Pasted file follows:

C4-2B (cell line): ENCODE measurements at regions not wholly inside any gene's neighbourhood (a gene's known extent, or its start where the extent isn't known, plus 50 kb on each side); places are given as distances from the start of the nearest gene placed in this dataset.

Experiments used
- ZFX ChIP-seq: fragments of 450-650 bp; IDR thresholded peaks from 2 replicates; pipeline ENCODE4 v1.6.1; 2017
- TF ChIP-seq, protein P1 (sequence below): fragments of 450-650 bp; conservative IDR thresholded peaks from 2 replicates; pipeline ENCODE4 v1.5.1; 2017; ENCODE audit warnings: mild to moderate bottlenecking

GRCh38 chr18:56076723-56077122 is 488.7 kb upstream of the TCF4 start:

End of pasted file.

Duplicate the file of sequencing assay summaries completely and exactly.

C4-2B (cell line): ENCODE measurements at regions not wholly inside any gene's neighbourhood (a gene's known extent, or its start where the extent isn't known, plus 50 kb on each side); places are given as distances from the start of the nearest gene placed in this dataset.

Experiments used
- ZFX ChIP-seq: fragments of 450-650 bp; IDR thresholded peaks from 2 replicates; pipeline ENCODE4 v1.6.1; 2017
- TF ChIP-seq, protein P1 (sequence below): fragments of 450-650 bp; conservative IDR thresholded peaks from 2 replicates; pipeline ENCODE4 v1.5.1; 2017; ENCODE audit warnings: mild to moderate bottlenecking

GRCh38 chr18:56076723-56077122 is 488.7 kb upstream of the TCF4 start: